In a message dated 6/4/99 18:58:01, Paul Hughes wrote:
>Can somebody explain to me why nearly ALL studies determining Deprnyl's
>longevity have shown it to increase it as much as 60%, and this study
>opposite? Can the genetic uniqueness of one species possibly have the exact
>opposite reaction to a chemical versus every other species studied?
Oh, yes. There was one case where somebody crossed two related butterfly species that both had multiple color patterns. Turned out the gene that turned *on* a pattern in one species turned it *off* in another. The researchers were quite surprised.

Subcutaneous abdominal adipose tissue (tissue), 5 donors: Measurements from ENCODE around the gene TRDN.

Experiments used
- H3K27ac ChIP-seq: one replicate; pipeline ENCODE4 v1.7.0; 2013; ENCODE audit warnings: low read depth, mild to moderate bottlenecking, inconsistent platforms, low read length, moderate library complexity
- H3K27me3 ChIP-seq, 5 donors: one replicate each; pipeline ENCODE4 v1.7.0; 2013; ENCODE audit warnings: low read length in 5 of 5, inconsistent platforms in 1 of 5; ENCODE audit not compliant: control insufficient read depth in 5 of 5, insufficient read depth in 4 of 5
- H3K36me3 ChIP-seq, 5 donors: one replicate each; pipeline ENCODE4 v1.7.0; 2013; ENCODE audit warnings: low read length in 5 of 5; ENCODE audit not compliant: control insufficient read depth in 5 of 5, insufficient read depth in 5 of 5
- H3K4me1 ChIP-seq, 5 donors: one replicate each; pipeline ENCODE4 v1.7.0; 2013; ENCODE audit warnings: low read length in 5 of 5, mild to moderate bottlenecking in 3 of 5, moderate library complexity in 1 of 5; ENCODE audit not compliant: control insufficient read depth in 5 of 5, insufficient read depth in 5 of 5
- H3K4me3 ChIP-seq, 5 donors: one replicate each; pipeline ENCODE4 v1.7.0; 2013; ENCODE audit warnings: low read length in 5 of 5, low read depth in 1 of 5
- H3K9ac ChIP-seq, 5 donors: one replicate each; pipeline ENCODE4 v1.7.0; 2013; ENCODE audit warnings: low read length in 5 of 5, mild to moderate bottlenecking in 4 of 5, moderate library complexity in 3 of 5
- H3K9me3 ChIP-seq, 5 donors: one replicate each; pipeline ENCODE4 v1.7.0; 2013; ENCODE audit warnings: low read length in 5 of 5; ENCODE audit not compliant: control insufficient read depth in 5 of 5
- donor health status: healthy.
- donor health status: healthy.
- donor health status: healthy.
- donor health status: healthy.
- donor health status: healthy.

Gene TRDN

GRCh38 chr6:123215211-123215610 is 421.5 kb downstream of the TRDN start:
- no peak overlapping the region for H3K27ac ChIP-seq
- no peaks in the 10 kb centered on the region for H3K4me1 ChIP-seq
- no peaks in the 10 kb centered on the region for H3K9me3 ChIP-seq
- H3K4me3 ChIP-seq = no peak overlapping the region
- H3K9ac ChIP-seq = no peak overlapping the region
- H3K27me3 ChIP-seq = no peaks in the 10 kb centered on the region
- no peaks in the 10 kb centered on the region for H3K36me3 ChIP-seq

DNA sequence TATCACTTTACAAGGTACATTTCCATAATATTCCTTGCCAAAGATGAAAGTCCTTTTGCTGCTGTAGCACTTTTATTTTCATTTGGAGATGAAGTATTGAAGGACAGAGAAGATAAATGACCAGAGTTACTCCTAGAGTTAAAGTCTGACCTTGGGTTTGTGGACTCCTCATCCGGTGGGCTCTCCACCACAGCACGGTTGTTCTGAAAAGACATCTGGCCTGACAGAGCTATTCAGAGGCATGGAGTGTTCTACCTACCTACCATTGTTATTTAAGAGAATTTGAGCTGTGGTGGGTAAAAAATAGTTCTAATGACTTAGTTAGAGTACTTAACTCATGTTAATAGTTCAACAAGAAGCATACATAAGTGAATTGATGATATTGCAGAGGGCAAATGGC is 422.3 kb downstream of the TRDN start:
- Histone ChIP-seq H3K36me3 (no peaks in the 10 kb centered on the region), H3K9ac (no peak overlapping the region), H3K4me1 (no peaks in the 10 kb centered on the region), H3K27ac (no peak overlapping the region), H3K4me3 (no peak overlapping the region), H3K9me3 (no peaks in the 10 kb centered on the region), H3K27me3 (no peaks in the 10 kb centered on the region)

It's not the usual pattern, though.
Another possibility is that the details of the genetic background may make a difference. People have found conflicting results for longevity when you splice in extra antioxidant genes in flies. Careful research showed it varied with the flies you spliced it into - some flies benefitted from the gene while other flies of the same species were hurt. (I do have this reference handy - "FLP Recombinase-Mediated Induction of Cu/Zn-Superoxide Dismutase Transgene Can Extend the Life Span of Adult Drosophila Melanogaster Flies" Jingtao Sun and John Tower, Molecular and Cellular Biology, Jan 1999. Sorry, no page number since my copy's a preprint.)